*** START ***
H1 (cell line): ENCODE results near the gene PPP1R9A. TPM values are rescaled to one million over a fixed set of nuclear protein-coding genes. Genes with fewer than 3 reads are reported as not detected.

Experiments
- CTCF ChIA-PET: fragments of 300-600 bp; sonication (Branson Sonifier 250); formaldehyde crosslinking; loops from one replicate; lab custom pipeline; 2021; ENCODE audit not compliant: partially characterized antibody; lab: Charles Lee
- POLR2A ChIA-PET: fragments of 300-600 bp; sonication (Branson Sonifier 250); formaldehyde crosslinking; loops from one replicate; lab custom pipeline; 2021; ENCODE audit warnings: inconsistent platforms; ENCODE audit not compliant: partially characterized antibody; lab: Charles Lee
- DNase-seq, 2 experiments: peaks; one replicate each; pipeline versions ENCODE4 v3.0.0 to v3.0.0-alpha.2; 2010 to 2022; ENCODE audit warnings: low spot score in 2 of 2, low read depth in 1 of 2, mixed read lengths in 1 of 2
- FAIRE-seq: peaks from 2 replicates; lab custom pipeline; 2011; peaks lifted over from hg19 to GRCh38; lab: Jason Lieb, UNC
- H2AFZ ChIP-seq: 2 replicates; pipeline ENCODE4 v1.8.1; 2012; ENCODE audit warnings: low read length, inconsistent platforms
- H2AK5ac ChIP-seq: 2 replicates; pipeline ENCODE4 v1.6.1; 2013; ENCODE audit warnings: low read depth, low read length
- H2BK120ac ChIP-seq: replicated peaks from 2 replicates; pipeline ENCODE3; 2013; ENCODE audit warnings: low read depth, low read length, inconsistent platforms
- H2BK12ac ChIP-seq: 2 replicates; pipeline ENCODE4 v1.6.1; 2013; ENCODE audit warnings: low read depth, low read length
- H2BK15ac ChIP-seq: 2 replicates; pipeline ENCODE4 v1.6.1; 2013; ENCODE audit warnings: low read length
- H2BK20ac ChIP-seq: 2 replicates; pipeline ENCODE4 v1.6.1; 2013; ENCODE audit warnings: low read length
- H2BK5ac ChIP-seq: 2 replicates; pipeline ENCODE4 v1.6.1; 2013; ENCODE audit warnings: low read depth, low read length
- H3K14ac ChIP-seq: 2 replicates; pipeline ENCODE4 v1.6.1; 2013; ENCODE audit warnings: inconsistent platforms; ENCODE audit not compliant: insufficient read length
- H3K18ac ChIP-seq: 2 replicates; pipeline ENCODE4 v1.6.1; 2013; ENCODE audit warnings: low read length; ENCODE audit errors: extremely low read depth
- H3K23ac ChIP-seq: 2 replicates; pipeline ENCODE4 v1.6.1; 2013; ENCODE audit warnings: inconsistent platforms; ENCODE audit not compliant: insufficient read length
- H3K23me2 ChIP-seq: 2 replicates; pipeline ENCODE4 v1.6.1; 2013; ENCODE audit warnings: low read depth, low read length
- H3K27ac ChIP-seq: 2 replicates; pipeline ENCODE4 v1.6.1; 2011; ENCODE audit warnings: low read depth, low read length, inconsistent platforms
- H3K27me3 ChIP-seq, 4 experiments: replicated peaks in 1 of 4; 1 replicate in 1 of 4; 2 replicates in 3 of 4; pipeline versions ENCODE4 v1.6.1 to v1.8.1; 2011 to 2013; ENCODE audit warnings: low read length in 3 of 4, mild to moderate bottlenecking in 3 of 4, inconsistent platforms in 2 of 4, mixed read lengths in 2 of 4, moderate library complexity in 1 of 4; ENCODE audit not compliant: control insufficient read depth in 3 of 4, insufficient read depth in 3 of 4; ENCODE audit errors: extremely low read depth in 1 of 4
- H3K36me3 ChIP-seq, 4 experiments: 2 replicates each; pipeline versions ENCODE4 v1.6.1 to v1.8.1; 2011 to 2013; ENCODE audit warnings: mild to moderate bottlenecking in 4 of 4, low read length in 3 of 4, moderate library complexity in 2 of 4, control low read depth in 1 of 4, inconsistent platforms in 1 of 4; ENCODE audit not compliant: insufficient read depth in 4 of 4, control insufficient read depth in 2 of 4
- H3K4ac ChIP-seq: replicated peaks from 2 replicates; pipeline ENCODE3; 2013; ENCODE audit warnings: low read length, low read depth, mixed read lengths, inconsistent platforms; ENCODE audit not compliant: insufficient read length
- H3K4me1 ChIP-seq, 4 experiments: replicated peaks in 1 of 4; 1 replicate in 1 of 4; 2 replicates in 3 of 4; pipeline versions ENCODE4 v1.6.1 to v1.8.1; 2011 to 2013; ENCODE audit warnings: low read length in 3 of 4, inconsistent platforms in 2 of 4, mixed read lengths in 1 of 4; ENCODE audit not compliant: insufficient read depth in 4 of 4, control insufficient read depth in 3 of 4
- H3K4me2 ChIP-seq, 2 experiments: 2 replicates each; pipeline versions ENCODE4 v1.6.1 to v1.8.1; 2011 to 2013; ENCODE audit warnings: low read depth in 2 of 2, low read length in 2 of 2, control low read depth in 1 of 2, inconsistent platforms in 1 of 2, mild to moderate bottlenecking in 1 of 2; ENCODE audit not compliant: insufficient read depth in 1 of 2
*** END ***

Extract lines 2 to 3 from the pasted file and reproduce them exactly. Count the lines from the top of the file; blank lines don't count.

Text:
Experiments
- CTCF ChIA-PET: fragments of 300-600 bp; sonication (Branson Sonifier 250); formaldehyde crosslinking; loops from one replicate; lab custom pipeline; 2021; ENCODE audit not compliant: partially characterized antibody; lab: Charles Lee